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Sanditon and Other Stories
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Sanditon and Other Stories

3.58 of 5 stars 3.58  ·  rating details  ·  169 ratings  ·  27 reviews
Readers of Jane Austen’s six great novels are left hungering for more, and more there is: the marvelous unpublished manuscripts she left behind, collected here.

Sanditon
might have been Austen’s greatest novel had she lived to finish it. Its subject matter astonishes: here is Austen observing the birth pangs of the culture of commerce, as her country-bred heroine, a foolish
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Hardcover, 544 pages
Published April 1996 by Everyman's Library (first published January 1st 1996)
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Jane Eyre by Charlotte BrontëEmma by Jane AustenPride and Prejudice by Jane AustenSense and Sensibility by Jane AustenThe Woman in White by Wilkie Collins
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Community Reviews

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Paul Baker
This is collection of Jane Austen's "unpublished" work is required reading for diehard Jane Austen fans, Janeites, casual fans, English literature students, and anyone who is interested in the process by which one learns to write.

The title story, Sanditon, is actually Jane Austen's final novel, which she was unable to finish. A funny, intriguing story of a little seaside resort, its greatest asset in its unfinished state is the comedy. I've always had the sense that toward the end of her life sh
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Leslie
I only read the unfinished novel, Sanditon, in preparation for the Lizzie Bennet Diaries spin-off, Welcome to Sanditon. Although the excerpt is short (74 pages), I am surprised to barely see a plot. The story is not very engaging and the characters are only average, so I'm very interested to see what the LBD folks do with it.
Judy
Oct 09, 2014 Judy rated it 5 of 5 stars
Recommends it for: Jane Austen freaks like me
This has had to go back to the library and I've read all but the last few pages, which include some prayers. I'll borrow it again perhaps to finish it off, as a matter of following through on my mission to read everything Jane Austen wrote that has been published!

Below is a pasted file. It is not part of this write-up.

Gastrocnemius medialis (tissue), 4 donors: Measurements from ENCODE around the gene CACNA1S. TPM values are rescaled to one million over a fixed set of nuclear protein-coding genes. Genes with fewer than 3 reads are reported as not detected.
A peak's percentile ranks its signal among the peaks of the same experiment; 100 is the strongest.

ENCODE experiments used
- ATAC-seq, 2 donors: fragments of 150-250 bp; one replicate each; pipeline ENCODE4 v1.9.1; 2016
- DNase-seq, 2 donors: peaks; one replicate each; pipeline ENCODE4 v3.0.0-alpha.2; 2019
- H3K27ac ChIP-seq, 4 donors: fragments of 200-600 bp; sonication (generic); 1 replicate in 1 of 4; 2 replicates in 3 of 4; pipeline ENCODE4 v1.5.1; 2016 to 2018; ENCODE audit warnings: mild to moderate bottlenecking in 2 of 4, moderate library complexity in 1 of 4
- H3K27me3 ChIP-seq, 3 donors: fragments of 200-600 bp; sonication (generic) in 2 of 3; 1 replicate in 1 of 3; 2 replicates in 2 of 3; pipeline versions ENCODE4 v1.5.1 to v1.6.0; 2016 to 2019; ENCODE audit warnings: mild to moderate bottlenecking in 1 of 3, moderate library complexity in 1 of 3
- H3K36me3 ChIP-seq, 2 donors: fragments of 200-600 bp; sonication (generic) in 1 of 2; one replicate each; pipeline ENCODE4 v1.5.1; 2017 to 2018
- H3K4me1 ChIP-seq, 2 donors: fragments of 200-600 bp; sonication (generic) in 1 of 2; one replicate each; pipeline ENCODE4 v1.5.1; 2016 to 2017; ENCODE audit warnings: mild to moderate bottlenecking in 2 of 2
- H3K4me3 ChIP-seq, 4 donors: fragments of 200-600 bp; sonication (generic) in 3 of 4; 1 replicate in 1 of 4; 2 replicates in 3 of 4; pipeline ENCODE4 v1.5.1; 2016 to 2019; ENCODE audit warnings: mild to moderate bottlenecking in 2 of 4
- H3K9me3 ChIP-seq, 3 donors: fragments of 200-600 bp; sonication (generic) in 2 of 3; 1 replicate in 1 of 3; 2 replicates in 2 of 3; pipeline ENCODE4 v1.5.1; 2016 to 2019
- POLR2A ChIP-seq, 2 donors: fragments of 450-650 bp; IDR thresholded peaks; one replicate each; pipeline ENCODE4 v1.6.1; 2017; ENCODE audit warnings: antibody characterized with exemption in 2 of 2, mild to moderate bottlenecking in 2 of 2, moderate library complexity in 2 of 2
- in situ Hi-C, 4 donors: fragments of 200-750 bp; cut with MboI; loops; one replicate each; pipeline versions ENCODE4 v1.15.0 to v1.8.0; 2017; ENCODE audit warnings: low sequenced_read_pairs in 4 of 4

I really was blown away by this. It's hard to give a short summary because each of the items within the collection is so different.

Sanditon, I had read before, but forgotten. It struck me as so very cynical in flavour. I hadn't rememb
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Lea Ann
I wish I could rate all the sections of this book separately. Obviously, the book was unfinished, and never published. It suffers from not having Austen's final editing.

On the whole, the first three stories in this collection are worthwhile. Sandition is unfinished, and I'm not sure where Austen was going to go, but it's clear she was far more interested in writing in a more satirical style than her earlier work. The characters are more deliberately unlikeable. The same can be said with The Wat
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DC
I read the Everyman's Library edition of a book that includes Sanditon, The Watsons, Lady Susan, and the Juvenilia - not the "Sanditon completed" novel that the description of this book erroneously depicts.

Sanditon is inherently unsatisfying because of its incompleteness. The Watsons, as a tale of several sisters, drew me in completely. And then disappointed me by ending so soon. But I knew I was in for such let downs.

Lady Susan is great. I feared I wouldn't be able to keep track of the characte
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Caroline
I didn't actually finish this, but I got as far as I was going to, I think. This is an unfinished novel, so at a certain point it dissolves into something that looks more like notes than an actual story. So it's more scholarly interest than anything.

Basically, reading this was pretty sad b/c I could see the flashes of potential for a great novel -- possibly a larger, more ambitious social novel, the kind you could see Jane reaching towards before she pulled back, in 'Mansfield Park.' And knowing
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Jason
Reading Sandition, like reading The Watsons, had good points but largely felt unsatisfying and more of a task for scholars than a worthwhile activity for readers. Both Sandition and The Watsons are fragments of unfinished novels, both bear all the hallmarks of Jane Austen, and both have a lot to interest them. But it is hard to be engaged with the introduction of a plethora of characters when you know that you will not be observing them develop into anything.

Sandition is interesting in part beca
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Kandy
Sanditon preserves the 'land developer' who surprisingly even appeared in England in Austin's time. The people who can envision a town, sell the idea to those with money and create a development. Developers were with us in the 18th century and they continue today. Jane Austin exposes the character of land developers and hypochondriacs. Maybe it takes imagination to be either a land developer or a hypochondriac. The last story “Catherine” also has a hypochondriac who is self absorbed somewhat cri ...more
Katherine